If your credit record is looking pretty rough, you may find that contacting a company which you already have a product with is your best bet. Don't just snap up any old loan it offers you though; think carefully about how much it costs, and consider whether you could do better.

You could always ask the helpful Fools on our Dealing with Debt board if you'd like their views on a loan you're offered.

5. Get a quote with PPI

Payment protection insurance (PPI ) is hideously over-priced when you buy it alongside a loan. A £7,500 five-year loan with the cheapest provider, Moneyback Bank, at its typical interest rate equals £146 per month. If you add to it Moneyback's PPI it costs £185 or £39 more per month. This will cost you an additional £2,340 by the end of the loan!

However, if you buy PPI separately with a provider like SecurityFirst, it'd cost a fifty-year old £332 in total (£5.53pm), and a 25-year old just £153 (£2.55pm). (Some providers make it more expensive for older people as they're more likely to become ill.) These are huge savings of £2,013 and £2,192 respectively!

If you decide to get PPI, make sure you thoroughly read and understand the small print, especially what claims are excluded, to make sure it's suitable. To take just one example, it's less beneficial to self-employed people. Learn more about stand-alone PPI in Ditch Your Rip-off Protection Today!

Thing is, you're more likely to get a loan if you request PPI, because the lender makes so much money from it. So, you could hugely improve your chances of getting a loan if you submit a request for it with payment protection insurance included. Then, as soon as you've got the paperwork, you send it back without signing it and ask for a re-quote without PPI. It would be very difficult for the lender to subsequently decline your amended application. But please make sure you do send it back without delay, or it'll cost you!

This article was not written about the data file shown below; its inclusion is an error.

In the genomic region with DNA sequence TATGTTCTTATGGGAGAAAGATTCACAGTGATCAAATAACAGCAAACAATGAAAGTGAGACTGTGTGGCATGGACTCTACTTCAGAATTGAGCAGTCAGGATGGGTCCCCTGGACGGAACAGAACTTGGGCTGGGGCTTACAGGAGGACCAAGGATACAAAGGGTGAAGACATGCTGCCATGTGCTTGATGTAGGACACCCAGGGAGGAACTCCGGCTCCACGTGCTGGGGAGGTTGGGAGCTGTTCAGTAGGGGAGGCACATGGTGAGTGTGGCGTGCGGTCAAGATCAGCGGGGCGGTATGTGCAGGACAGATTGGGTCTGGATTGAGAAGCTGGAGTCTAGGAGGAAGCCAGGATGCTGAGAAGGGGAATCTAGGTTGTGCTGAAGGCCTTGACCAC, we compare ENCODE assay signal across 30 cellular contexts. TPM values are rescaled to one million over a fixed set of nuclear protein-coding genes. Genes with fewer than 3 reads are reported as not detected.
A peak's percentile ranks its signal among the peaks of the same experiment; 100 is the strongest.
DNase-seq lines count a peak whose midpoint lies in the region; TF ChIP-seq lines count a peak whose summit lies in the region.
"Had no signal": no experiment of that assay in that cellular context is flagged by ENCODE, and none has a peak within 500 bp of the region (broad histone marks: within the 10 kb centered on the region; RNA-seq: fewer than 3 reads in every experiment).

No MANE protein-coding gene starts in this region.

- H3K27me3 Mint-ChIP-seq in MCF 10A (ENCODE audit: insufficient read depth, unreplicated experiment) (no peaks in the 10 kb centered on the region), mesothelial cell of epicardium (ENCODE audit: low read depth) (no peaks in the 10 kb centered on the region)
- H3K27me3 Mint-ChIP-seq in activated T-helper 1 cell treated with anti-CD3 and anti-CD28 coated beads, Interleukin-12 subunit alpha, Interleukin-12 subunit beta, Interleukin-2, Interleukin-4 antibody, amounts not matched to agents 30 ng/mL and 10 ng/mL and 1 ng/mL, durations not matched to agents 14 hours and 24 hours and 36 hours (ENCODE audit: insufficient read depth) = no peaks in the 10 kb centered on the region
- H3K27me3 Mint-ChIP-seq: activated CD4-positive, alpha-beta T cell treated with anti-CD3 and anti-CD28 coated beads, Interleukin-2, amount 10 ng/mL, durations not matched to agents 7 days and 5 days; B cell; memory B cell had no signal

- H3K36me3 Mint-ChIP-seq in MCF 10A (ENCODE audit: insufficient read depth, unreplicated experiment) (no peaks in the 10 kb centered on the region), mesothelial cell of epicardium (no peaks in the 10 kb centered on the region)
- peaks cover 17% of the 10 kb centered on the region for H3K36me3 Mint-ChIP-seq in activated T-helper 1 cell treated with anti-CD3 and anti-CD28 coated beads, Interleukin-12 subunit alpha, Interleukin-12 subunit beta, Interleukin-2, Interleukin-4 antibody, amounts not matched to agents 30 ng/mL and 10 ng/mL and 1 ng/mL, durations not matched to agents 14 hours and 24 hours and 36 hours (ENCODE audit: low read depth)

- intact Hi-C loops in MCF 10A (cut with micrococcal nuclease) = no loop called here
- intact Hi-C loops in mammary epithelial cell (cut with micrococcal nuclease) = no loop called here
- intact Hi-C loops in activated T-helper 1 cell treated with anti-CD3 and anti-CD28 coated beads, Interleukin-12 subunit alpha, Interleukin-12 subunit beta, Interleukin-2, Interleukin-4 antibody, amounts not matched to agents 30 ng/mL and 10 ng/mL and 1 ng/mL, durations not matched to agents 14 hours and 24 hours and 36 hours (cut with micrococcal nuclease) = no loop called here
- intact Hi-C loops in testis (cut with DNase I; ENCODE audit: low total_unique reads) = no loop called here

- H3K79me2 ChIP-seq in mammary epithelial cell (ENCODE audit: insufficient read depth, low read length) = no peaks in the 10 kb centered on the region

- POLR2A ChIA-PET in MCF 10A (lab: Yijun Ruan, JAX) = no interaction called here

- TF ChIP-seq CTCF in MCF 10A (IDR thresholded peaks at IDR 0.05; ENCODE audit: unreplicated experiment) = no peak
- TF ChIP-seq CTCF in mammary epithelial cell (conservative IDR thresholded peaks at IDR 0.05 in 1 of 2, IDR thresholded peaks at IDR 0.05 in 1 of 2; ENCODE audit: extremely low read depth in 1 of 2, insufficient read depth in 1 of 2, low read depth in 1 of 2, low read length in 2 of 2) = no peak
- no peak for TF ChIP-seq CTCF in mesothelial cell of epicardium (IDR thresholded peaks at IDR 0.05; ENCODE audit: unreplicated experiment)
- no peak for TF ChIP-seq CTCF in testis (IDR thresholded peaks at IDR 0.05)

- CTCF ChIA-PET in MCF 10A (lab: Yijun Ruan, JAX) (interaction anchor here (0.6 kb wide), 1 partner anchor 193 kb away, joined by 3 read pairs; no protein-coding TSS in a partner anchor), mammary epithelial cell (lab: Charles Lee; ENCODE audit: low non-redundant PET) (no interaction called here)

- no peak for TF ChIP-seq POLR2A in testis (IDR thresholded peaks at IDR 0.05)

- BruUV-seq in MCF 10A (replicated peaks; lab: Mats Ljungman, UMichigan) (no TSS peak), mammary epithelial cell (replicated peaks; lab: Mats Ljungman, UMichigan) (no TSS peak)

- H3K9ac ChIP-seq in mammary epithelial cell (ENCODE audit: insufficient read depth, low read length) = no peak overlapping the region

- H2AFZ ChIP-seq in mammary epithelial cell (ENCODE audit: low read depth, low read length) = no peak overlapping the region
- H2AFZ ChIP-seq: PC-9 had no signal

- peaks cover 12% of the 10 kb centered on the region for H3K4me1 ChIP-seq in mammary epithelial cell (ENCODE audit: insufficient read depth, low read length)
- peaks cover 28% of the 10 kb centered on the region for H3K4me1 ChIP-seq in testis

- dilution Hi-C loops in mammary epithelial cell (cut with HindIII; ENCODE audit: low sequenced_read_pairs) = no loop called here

6. Watch the APR; it can be misleading

Lenders can manipulate APRs (the annual percentage rate of interest) to make them look better than they are. Therefore, to compare loans you should ignore the APR and instead look at the total amount repayable and the monthly payment. We make this easy for you in our loans centre.

7. Don't let the lender drag out your loan

Finally, the lender may offer you a longer loan than you ask for, tempting you with lower monthly payments. However, you'll pay more in interest if it's spread out for longer, so you should aim to pay off your loan as quickly as you can realistically afford, bearing in mind you still need to have enough money set aside each month to be able to cope with inflation (rising prices) and emergencies.

You might improve your chances of getting a loan by pretending you want to spread out the payments further. If you want to pay it off over three years, get a quote for five years instead. Then, when the paperwork arrives, send it back immediately without signing it, saying that you've changed your mind and want it over three years. They're less likely to turn you down then.

However, they might turn you down, even if they've transferred the loan to you before you've returned the paperwork (which they often do, the cheeky devils). So make sure you don't spend any of the money you've received, or don't pay off any other debts with it, until you've agreed the loan.

> In our personal loans centre, we do our best to make the main benefits, drawbacks and small print of each loan clear for you, although there's no substitute to reading the lender's terms and conditions yourself! Compare unsecured personal loans.
> Loan Rates Suddenly Leap
> The Loan Arranger Rides Again